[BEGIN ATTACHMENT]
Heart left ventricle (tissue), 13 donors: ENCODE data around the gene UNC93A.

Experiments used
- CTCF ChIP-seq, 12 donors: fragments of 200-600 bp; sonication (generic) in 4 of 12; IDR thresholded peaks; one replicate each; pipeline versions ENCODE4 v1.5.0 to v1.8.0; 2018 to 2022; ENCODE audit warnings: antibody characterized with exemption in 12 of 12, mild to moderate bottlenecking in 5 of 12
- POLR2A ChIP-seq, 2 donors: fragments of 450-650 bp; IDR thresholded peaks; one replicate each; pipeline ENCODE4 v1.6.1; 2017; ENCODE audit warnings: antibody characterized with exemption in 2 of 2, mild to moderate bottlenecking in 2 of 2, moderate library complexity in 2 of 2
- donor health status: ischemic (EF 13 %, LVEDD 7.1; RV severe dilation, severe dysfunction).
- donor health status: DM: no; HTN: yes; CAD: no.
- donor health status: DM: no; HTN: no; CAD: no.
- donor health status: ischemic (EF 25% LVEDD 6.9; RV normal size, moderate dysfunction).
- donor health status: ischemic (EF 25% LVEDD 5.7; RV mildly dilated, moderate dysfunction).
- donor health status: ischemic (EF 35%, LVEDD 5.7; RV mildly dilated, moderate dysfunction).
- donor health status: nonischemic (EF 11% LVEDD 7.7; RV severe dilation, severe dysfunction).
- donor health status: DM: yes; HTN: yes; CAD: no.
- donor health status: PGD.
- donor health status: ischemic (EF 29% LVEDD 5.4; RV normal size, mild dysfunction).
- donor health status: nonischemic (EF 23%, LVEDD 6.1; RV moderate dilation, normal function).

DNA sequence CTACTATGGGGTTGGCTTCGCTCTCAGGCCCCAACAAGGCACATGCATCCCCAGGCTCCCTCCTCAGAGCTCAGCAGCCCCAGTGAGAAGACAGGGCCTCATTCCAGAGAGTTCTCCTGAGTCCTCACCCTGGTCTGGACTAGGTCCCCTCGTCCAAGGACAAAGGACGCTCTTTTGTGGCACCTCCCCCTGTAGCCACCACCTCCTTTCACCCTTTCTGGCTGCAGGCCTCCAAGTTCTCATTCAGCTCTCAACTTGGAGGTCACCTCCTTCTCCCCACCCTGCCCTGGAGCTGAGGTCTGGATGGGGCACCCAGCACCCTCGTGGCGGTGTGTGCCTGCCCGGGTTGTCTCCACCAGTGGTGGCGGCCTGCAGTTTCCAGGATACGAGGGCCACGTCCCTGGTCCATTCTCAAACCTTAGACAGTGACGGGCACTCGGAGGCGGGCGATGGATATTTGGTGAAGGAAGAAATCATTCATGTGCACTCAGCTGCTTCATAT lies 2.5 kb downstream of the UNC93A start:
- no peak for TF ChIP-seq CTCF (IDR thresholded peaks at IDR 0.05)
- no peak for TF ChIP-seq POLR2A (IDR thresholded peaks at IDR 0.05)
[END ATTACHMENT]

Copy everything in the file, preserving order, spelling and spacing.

Heart left ventricle (tissue), 13 donors: ENCODE data around the gene UNC93A.

Experiments used
- CTCF ChIP-seq, 12 donors: fragments of 200-600 bp; sonication (generic) in 4 of 12; IDR thresholded peaks; one replicate each; pipeline versions ENCODE4 v1.5.0 to v1.8.0; 2018 to 2022; ENCODE audit warnings: antibody characterized with exemption in 12 of 12, mild to moderate bottlenecking in 5 of 12
- POLR2A ChIP-seq, 2 donors: fragments of 450-650 bp; IDR thresholded peaks; one replicate each; pipeline ENCODE4 v1.6.1; 2017; ENCODE audit warnings: antibody characterized with exemption in 2 of 2, mild to moderate bottlenecking in 2 of 2, moderate library complexity in 2 of 2
- donor health status: ischemic (EF 13 %, LVEDD 7.1; RV severe dilation, severe dysfunction).
- donor health status: DM: no; HTN: yes; CAD: no.
- donor health status: DM: no; HTN: no; CAD: no.
- donor health status: ischemic (EF 25% LVEDD 6.9; RV normal size, moderate dysfunction).
- donor health status: ischemic (EF 25% LVEDD 5.7; RV mildly dilated, moderate dysfunction).
- donor health status: ischemic (EF 35%, LVEDD 5.7; RV mildly dilated, moderate dysfunction).
- donor health status: nonischemic (EF 11% LVEDD 7.7; RV severe dilation, severe dysfunction).
- donor health status: DM: yes; HTN: yes; CAD: no.
- donor health status: PGD.
- donor health status: ischemic (EF 29% LVEDD 5.4; RV normal size, mild dysfunction).
- donor health status: nonischemic (EF 23%, LVEDD 6.1; RV moderate dilation, normal function).

DNA sequence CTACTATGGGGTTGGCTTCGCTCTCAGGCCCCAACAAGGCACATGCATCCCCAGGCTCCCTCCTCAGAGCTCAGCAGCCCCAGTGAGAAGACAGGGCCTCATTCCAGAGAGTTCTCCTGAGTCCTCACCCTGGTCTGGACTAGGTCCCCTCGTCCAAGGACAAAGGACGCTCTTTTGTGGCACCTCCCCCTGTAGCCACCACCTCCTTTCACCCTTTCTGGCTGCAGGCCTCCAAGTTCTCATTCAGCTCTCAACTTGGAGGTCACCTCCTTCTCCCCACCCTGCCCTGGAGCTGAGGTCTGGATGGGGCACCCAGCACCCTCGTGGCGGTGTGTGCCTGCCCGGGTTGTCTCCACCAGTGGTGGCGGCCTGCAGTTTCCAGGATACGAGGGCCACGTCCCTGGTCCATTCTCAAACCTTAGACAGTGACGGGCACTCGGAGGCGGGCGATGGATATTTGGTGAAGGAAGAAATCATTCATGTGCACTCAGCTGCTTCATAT lies 2.5 kb downstream of the UNC93A start:
- no peak for TF ChIP-seq CTCF (IDR thresholded peaks at IDR 0.05)
- no peak for TF ChIP-seq POLR2A (IDR thresholded peaks at IDR 0.05)